Monthly Archives: January 2011

To Veto or Not to Veto

By D.C. based attorney who wishes to remain anonymous The United States is placed in a very precarious diplomatic position with the current U.N. Resolution before the Security Council  The Resolution, proposed by Lebanon and backed by all 14 members … Continue reading

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Is Judeo-Christian Philosophy a Farce?

The term “Judeo-Christian” has alway been particularly troubling for me.  Christianity can claim a kind of philosophical lineage to Judaism by virtue of Jesus being a Jew.  However, after Paul’s missionary journeys throughout the Mediterranean, Christianity was no longer one of many Jewish factions … Continue reading

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Settlements and the Morality Gap

When society makes assumptions, it is valuable to recognize them and in some cases negate them.  For instance, the global political environment has made the assumption that, with regard to Israel, indigenous groups are the only ones that can make … Continue reading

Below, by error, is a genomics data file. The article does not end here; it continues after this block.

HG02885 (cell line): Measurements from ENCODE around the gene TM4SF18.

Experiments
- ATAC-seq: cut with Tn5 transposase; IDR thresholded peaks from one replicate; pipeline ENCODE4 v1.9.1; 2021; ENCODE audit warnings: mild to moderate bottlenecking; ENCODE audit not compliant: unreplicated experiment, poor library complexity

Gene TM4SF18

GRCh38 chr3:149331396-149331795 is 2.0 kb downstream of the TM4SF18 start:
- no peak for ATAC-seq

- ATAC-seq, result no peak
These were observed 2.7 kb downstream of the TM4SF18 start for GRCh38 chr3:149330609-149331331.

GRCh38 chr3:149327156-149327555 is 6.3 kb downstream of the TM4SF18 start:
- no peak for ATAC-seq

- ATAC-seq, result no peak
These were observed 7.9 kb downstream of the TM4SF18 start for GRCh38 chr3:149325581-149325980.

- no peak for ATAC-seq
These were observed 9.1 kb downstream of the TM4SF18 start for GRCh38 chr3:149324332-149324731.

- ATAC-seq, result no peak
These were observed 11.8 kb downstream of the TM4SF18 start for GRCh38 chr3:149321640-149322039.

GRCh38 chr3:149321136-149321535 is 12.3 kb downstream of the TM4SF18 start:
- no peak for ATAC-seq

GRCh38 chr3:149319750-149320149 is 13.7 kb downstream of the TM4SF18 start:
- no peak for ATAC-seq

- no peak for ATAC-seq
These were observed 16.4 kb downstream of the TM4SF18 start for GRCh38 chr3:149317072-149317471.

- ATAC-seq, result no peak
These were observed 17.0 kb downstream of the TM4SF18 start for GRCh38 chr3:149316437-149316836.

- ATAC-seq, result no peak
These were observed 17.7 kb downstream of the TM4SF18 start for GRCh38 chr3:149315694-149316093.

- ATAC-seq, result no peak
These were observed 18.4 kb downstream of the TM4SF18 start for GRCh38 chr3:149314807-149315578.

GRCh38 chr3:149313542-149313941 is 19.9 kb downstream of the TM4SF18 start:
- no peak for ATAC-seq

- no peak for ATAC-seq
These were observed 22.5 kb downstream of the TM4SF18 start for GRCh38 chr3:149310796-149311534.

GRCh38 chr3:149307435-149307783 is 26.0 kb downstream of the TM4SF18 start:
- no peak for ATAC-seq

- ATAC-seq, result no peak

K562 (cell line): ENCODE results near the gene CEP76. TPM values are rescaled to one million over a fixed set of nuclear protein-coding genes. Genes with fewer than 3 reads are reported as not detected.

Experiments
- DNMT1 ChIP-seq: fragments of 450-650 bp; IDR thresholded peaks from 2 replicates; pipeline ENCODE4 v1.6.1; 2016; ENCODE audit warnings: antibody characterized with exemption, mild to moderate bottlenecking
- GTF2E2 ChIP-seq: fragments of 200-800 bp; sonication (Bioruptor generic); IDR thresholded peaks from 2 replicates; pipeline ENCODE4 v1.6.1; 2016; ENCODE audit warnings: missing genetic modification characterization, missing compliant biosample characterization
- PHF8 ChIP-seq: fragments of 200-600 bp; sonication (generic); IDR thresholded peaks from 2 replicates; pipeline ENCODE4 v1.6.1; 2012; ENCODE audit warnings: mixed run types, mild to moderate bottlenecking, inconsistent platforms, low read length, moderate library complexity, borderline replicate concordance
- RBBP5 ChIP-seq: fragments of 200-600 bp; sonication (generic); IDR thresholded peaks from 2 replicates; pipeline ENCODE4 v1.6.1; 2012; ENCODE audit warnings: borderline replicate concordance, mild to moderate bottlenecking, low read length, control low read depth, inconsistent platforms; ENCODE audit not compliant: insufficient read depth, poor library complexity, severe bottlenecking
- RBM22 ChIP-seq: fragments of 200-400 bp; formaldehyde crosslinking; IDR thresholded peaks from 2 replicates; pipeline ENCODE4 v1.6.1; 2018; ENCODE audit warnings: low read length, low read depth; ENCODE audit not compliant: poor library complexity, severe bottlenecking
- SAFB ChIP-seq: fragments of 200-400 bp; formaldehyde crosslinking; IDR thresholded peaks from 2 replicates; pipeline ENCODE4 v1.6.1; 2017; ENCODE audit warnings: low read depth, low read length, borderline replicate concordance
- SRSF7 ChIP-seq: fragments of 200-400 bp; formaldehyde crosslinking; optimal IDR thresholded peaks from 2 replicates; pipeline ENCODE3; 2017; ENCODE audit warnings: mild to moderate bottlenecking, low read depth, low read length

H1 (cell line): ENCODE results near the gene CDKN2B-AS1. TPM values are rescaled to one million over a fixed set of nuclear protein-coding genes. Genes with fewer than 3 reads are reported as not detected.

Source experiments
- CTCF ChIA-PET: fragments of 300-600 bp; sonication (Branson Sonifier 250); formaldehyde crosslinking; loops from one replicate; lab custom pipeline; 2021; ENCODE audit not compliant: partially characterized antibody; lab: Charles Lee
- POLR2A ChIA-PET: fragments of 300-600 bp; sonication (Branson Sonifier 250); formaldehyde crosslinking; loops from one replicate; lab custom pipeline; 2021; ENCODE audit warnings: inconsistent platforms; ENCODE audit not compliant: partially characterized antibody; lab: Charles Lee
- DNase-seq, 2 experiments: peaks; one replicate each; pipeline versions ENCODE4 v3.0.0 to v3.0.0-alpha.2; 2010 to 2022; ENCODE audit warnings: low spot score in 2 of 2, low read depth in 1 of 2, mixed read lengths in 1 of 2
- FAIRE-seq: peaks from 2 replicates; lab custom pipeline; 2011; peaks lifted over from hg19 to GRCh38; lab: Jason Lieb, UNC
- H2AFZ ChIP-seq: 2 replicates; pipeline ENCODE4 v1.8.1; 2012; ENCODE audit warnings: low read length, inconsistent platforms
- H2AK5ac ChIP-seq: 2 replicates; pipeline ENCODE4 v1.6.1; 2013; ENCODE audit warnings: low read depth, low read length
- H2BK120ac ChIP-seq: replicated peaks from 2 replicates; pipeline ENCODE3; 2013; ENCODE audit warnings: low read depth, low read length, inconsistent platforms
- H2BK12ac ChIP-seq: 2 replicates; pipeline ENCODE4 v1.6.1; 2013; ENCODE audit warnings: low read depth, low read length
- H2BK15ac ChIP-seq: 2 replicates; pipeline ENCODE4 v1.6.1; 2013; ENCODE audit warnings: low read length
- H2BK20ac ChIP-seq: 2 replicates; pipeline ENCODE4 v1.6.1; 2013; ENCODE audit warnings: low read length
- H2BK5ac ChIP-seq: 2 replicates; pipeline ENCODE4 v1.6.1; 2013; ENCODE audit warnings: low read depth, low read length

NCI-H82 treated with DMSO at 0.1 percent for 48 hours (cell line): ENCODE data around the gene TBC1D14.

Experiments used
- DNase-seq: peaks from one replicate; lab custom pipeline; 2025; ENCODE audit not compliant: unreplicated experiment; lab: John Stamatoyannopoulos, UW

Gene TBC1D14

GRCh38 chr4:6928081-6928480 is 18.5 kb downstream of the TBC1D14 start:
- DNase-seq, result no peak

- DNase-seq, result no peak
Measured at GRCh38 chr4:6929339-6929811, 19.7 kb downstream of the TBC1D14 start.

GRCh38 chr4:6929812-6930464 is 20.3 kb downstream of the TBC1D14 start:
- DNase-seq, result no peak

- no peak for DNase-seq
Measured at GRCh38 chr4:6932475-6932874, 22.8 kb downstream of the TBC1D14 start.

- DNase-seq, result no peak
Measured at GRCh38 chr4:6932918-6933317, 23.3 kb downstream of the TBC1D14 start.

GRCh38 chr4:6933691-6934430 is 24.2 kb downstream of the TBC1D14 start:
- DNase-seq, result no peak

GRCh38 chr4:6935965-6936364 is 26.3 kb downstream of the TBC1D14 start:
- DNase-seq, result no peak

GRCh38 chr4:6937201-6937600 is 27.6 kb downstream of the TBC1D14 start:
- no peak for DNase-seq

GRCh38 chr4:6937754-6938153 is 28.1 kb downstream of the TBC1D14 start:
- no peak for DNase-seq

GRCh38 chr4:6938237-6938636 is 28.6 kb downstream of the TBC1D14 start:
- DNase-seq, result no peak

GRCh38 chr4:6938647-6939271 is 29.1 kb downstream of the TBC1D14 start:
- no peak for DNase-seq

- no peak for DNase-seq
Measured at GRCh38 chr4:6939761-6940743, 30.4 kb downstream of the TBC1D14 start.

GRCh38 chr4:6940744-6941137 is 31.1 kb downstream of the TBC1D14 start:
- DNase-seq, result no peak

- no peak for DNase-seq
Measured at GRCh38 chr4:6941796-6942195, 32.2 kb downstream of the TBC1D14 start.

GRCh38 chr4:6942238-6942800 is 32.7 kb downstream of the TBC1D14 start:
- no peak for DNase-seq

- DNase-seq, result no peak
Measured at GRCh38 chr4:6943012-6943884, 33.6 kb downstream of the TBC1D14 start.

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Non-International Armed Conflicts and the Gaza Blockade

In Opinio Juris, Kevin Jon Heller authored an interesting article titled, “Why is Israel’s Blockade of Gaza Legal?”  The article is well thought out and addresses many of the issues facing the legality of Israel’s actions in the Mediterranean.  Heller … Continue reading

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When Semantic Change is Anti-Semitic

Semantic Change is the process through which the meaning of words changes over time.  Societies are not static and cultures utilize linguistic flexibility to suit new beliefs or redefine the way we perceive the world.  Consequently, our dictionaries get larger … Continue reading

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